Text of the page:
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True hybrid enterprise cloud storage systems promise the best of both on-premises infrastructure and public cloud. They offer the performance, security and governance of local storage necessary for many mission-critical business applications -- not to mention the on-demand elastic scalability and utility economics of public clouds.
But finding true hybrid cloud tools to support critical, enterprise-class, database-driven applications can be difficult. This gaping hole in the market has left enterprise IT pros and business application owners stuck on legacy infrastructures.
However, there has been significant progress. Oracle Cloud Converged Storage, released last month, integrates storage services across its database, enterprise applications, enterprise storage infrastructure and public cloud. Practically, its latest on-premises Oracle ZFS storage arrays internally and organically extend into public Oracle Cloud storage (which is also made up of ZFS storage arrays) -- no gateway integration or third-party software required.
Oracle Cloud Converged Storage looks like what many of us thought hybrid storage was supposed to look like. Yet, no high-performance, enterprise storage system has ever actually delivered a true native hybrid cloud capability. Why haven't other vendors, such as IBM and Dell EMC, offered hybrid cloud storage to leverage their enterprise storage and cloud tools? Those vendors require a hardware or software gateway to move data to the public cloud, unlike Oracle, which doesn't require one.
This failure to deliver what customers really want may be due to internal competition between legacy infrastructure and separately managed cloud divisions. Large storage vendors' revenue and profits have declined the past few years, due to factors such as the cloud, hyper-convergence and more software-defined products, a driving force behind Dell's EMC acquisition.
When enterprises want to evolve legacy architectures into modern hybrid storage, they simply don't want to deal with large bundles or bunches of parts and disparate cloud services that require integration. In a way, this is also about recognizing the market trend of how enterprises seek more convenient converged products in all their IT transformation projects.
True hybrid cloud storage should be simple to own and operate. Simplicity in IT inevitably leads to a lower total cost of ownership and lower risk, whereas complexity always increases implementation overhead, ongoing management costs and lowers service levels. While there are older approaches to hybridized storage services with external cloud gateway products, colocating private storage with public clouds (e.g., NetApp Private Storage) or accelerating data transfer (e.g., Attunity CloudBeam), these all add layers of technology and cause additional burdens to enterprises and database owners and operators.
Oracle ZFS Storage Appliance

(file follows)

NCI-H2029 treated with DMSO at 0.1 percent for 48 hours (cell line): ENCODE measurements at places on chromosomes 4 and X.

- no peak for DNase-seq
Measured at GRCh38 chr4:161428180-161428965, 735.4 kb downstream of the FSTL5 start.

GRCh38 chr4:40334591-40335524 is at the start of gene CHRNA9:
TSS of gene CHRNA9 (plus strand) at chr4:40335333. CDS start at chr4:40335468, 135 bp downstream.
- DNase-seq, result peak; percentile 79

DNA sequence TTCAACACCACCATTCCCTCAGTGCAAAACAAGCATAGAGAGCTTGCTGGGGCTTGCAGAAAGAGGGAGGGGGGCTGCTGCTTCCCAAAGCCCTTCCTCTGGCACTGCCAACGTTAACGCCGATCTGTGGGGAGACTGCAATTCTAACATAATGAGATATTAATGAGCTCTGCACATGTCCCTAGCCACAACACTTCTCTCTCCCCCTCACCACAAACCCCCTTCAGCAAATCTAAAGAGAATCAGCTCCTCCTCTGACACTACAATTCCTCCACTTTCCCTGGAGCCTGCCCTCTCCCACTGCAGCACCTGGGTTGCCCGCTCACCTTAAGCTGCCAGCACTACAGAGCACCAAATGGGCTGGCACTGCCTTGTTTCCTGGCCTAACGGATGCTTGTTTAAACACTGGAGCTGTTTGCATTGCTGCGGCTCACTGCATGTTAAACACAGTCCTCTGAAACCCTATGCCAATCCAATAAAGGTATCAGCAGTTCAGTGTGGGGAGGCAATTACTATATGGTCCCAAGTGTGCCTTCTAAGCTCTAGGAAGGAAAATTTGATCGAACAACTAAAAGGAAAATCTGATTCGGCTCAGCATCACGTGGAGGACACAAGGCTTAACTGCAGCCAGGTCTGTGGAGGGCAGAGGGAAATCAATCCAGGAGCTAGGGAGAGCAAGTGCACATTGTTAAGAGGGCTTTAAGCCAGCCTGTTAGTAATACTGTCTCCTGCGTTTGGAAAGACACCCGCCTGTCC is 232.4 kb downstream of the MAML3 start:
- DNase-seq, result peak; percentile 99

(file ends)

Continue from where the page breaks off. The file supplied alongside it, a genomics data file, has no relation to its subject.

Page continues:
The Oracle ZFS Storage Appliance is based on Oracle's improved version of ZFS, originally inherited through the acquisition of Sun Microsystems and highly augmented over the years. It provides the high-performance, availability and enterprise features that IT looks for in production data center storage.
This latest release is inherently cloud-enabled, with native (and fully configurable) tiering to the public Oracle Cloud.
The Oracle Cloud is becoming quite popular with application owners and Oracle database administrators who find that it is a natural (and low-risk) public cloud option for Oracle database cloud services. Once storage appliances are brought into an enterprise, many IT storage domain admins find it attractive for general workloads too, offering better price and performance compared to aging legacy network-attached storage systems.
Removing the risk of hybrid cloud storage
There have also been absolute horror stories from enterprises that have tried to stitch together disparate on-premises storage, cloud gateways and general public cloud providers. The number of complex cross-vendor interactions, the amount of finger-pointing between vendors and the sheer frustration of trying to troubleshoot remote service interactions on a public cloud (with someone who isn't an expert on your exact workload) has kept many from leveraging hybrid cloud opportunities in general, much less for enterprise database-driven applications.
With Oracle Cloud Converged Storage, enterprises need only make one phone call to Oracle support to find and fix issues anywhere in the end-to-end hybrid platform.
Oracle Cloud Converged Storage is relatively low risk because Oracle's cloud storage is actually made up of Oracle ZFS Storage Appliances. So, the same storage that runs on customers' premises, runs in Oracle's public cloud. In fact, Oracle field tests all its beta storage releases in its own cloud first, at great scales that dwarf any individual enterprise (600 petabytes+ and growing fast). Not only does having the same physical storage on both sides of the hybrid cloud connection eliminate a whole raft of potential incompatibility issues, but problems that might arise become much simpler to solve.
For those seeking the benefits of true hybrid cloud storage, it's time to tell your storage vendor that you want fully cloud converged infrastructure, and not some complex amalgamation.
The Oracle ZFS Storage Appliance
Oracle cloud aims to coexist with on premises
A hybrid push from Oracle